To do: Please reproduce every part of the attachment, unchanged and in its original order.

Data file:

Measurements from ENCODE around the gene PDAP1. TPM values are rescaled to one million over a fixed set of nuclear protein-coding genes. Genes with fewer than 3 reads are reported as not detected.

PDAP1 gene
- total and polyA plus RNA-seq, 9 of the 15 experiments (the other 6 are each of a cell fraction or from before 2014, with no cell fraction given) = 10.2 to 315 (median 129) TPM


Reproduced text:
Measurements from ENCODE around the gene PDAP1. TPM values are rescaled to one million over a fixed set of nuclear protein-coding genes. Genes with fewer than 3 reads are reported as not detected.

PDAP1 gene
- total and polyA plus RNA-seq, 9 of the 15 experiments (the other 6 are each of a cell fraction or from before 2014, with no cell fraction given) = 10.2 to 315 (median 129) TPM